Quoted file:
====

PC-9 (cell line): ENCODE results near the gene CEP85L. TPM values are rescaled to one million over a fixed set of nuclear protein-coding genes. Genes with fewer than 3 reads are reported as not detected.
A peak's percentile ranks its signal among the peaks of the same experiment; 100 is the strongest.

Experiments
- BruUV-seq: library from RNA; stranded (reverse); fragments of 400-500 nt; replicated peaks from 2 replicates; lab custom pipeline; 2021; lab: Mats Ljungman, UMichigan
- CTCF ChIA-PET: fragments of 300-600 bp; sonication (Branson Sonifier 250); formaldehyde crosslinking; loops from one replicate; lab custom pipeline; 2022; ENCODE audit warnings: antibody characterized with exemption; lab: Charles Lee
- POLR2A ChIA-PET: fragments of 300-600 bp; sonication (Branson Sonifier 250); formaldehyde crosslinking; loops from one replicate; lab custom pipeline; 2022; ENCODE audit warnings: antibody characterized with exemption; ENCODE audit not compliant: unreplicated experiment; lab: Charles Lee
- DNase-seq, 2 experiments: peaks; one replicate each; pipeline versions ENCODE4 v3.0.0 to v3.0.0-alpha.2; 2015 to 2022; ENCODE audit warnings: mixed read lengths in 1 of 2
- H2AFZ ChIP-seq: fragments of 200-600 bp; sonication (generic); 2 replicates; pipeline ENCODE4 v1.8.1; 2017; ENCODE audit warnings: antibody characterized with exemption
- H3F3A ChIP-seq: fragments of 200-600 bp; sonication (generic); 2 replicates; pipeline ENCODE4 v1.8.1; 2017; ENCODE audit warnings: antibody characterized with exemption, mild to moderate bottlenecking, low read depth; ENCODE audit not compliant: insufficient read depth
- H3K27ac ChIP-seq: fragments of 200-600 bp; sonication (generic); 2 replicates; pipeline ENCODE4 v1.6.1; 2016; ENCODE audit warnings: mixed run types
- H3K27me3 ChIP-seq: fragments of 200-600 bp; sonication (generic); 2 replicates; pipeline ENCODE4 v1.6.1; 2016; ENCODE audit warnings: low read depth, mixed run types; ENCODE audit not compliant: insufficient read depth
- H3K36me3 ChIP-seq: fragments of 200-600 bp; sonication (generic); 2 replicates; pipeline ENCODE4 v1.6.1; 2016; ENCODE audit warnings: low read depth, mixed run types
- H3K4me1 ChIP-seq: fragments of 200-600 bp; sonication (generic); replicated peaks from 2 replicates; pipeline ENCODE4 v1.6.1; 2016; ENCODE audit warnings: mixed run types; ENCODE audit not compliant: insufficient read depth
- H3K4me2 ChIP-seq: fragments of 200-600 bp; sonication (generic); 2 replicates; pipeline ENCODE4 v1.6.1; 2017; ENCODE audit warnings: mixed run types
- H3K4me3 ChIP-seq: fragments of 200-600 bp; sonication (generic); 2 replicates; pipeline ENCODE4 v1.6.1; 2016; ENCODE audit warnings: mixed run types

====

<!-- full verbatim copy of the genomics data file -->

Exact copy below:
PC-9 (cell line): ENCODE results near the gene CEP85L. TPM values are rescaled to one million over a fixed set of nuclear protein-coding genes. Genes with fewer than 3 reads are reported as not detected.
A peak's percentile ranks its signal among the peaks of the same experiment; 100 is the strongest.

Experiments
- BruUV-seq: library from RNA; stranded (reverse); fragments of 400-500 nt; replicated peaks from 2 replicates; lab custom pipeline; 2021; lab: Mats Ljungman, UMichigan
- CTCF ChIA-PET: fragments of 300-600 bp; sonication (Branson Sonifier 250); formaldehyde crosslinking; loops from one replicate; lab custom pipeline; 2022; ENCODE audit warnings: antibody characterized with exemption; lab: Charles Lee
- POLR2A ChIA-PET: fragments of 300-600 bp; sonication (Branson Sonifier 250); formaldehyde crosslinking; loops from one replicate; lab custom pipeline; 2022; ENCODE audit warnings: antibody characterized with exemption; ENCODE audit not compliant: unreplicated experiment; lab: Charles Lee
- DNase-seq, 2 experiments: peaks; one replicate each; pipeline versions ENCODE4 v3.0.0 to v3.0.0-alpha.2; 2015 to 2022; ENCODE audit warnings: mixed read lengths in 1 of 2
- H2AFZ ChIP-seq: fragments of 200-600 bp; sonication (generic); 2 replicates; pipeline ENCODE4 v1.8.1; 2017; ENCODE audit warnings: antibody characterized with exemption
- H3F3A ChIP-seq: fragments of 200-600 bp; sonication (generic); 2 replicates; pipeline ENCODE4 v1.8.1; 2017; ENCODE audit warnings: antibody characterized with exemption, mild to moderate bottlenecking, low read depth; ENCODE audit not compliant: insufficient read depth
- H3K27ac ChIP-seq: fragments of 200-600 bp; sonication (generic); 2 replicates; pipeline ENCODE4 v1.6.1; 2016; ENCODE audit warnings: mixed run types
- H3K27me3 ChIP-seq: fragments of 200-600 bp; sonication (generic); 2 replicates; pipeline ENCODE4 v1.6.1; 2016; ENCODE audit warnings: low read depth, mixed run types; ENCODE audit not compliant: insufficient read depth
- H3K36me3 ChIP-seq: fragments of 200-600 bp; sonication (generic); 2 replicates; pipeline ENCODE4 v1.6.1; 2016; ENCODE audit warnings: low read depth, mixed run types
- H3K4me1 ChIP-seq: fragments of 200-600 bp; sonication (generic); replicated peaks from 2 replicates; pipeline ENCODE4 v1.6.1; 2016; ENCODE audit warnings: mixed run types; ENCODE audit not compliant: insufficient read depth
- H3K4me2 ChIP-seq: fragments of 200-600 bp; sonication (generic); 2 replicates; pipeline ENCODE4 v1.6.1; 2017; ENCODE audit warnings: mixed run types
- H3K4me3 ChIP-seq: fragments of 200-600 bp; sonication (generic); 2 replicates; pipeline ENCODE4 v1.6.1; 2016; ENCODE audit warnings: mixed run types